Since medieval times, dubbin, a waxy product, was used to soften and waterproof leather; however, it did not impart shine. It was made from natural wax, oil, soda ash and tallow. As leather with a high natural veneer became popular in the 18th century, a high glossy finish became important, particularly on shoes and boots. In most cases, a variety of homemade polishes were used to provide this finish, often with lanolin or beeswax as a base. In the 19th century many forms of shoe polish became available, yet were rarely referred to as shoe polish or boot polish.
Instead, they were often called blacking (especially when mixed with lampblack), or simply continued to be referred to as dubbin. Tallow, an animal by-product, was used to manufacture a simple form of shoe polish at this time. Chicago,Illinois, where 82% of the meat consumed in the United States was processed in the stock yards, became a major shoe polish producing area. A number of older leather preserving products existed including the Irish brand Punch, which was first made in 1851. In 1890 the Kroner Brothers established EOS, a shoe polish factory in Berlin, which serviced the Prussian military.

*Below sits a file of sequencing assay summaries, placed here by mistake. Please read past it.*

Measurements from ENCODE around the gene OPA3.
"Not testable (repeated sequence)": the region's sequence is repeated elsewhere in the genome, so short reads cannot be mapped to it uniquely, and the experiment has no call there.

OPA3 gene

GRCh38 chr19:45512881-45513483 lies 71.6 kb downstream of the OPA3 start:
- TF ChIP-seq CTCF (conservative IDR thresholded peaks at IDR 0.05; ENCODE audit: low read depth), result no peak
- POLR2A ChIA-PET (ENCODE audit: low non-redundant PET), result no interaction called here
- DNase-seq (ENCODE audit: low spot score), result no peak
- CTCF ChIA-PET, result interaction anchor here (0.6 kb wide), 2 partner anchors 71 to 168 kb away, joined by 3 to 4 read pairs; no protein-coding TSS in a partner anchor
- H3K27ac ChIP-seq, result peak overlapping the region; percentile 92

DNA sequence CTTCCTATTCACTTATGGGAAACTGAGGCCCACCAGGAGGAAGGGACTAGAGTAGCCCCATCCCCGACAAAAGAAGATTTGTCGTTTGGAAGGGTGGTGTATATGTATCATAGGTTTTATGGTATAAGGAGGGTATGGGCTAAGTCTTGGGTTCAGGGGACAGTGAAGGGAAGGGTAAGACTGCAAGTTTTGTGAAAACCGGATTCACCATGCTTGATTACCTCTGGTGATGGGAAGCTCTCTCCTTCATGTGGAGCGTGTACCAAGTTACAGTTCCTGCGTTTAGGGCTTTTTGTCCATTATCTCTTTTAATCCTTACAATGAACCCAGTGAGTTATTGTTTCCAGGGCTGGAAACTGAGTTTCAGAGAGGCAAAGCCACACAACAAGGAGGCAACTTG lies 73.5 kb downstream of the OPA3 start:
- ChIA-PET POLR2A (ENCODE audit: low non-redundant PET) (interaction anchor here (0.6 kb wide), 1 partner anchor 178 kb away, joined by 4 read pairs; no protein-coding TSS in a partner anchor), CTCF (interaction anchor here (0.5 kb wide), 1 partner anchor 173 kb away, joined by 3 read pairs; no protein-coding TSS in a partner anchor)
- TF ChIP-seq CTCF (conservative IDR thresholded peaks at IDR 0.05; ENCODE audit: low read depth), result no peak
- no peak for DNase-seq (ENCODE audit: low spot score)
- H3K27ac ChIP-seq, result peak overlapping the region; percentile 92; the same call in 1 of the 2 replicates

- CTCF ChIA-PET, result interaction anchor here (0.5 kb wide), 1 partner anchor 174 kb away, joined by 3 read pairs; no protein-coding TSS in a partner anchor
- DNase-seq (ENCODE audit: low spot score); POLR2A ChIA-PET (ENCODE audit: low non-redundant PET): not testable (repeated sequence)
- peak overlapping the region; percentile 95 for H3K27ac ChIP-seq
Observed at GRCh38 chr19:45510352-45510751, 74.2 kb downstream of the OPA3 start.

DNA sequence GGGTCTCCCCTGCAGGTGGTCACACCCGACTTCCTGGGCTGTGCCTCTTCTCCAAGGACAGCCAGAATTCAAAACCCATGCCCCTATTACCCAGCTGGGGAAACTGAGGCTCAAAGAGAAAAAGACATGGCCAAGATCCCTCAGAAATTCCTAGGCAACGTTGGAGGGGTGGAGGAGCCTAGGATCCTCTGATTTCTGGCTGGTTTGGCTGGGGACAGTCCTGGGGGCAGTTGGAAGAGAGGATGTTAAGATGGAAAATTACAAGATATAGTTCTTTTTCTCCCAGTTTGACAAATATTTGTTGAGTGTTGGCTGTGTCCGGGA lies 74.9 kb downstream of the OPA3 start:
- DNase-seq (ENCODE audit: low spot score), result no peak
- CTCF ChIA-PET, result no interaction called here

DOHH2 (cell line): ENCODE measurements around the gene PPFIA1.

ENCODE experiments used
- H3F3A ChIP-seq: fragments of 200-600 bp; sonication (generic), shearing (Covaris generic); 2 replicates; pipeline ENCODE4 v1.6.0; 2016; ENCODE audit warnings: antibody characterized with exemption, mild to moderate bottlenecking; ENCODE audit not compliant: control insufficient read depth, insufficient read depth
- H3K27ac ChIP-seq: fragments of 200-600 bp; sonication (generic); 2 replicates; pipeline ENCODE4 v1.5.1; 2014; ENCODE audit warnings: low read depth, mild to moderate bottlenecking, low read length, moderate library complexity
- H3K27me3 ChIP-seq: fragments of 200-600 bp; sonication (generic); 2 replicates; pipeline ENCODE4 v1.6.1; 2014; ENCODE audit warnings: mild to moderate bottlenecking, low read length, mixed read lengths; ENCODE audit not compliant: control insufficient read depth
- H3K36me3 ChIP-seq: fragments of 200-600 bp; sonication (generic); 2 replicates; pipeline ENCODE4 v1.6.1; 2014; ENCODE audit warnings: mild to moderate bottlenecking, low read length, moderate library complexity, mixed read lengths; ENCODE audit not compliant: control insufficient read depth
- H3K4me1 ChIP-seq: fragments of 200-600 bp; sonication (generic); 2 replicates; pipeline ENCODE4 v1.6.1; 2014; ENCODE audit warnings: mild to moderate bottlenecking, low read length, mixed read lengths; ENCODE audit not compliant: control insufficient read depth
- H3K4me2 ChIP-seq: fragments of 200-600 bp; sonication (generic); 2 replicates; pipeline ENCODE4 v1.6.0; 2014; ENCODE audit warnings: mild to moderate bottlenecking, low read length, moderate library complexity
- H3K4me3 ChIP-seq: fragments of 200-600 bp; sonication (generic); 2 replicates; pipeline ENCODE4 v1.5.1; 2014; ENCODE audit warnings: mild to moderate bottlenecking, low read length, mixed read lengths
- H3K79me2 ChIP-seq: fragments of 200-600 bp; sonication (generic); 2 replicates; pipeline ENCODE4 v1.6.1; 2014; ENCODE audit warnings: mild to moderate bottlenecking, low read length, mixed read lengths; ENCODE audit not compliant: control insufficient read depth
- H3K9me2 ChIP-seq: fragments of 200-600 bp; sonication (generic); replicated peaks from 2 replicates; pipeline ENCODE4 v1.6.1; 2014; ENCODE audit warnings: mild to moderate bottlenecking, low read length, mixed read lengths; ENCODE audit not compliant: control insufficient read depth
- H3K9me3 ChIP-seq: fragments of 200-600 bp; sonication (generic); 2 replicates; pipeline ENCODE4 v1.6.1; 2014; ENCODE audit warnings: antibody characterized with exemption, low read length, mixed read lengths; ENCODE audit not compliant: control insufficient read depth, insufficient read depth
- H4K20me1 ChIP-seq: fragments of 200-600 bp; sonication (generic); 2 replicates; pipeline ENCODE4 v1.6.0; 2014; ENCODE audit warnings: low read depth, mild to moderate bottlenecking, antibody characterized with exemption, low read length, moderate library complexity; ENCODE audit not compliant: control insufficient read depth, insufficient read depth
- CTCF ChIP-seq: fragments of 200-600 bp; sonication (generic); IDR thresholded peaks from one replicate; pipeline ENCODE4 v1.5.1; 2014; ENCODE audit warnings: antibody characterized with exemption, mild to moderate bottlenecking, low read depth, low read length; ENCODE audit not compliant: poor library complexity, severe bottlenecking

It finally closed in 1934 when the Nazis forbade Jews to operate a business. The German brand, Erdal, went on sale in 1901. Prior to 1906, shoe polish was not well known as a purchasable product, nor was it particularly sophisticated. While sales were not especially high, a few brands, like Nugget, were available in the U. K. during the 19th century. The practice of shining people’s shoes gradually caught on and soon many shoeshine boys in city streets were offering shoe shines using a basic form of shoe polish along with a polishing cloth.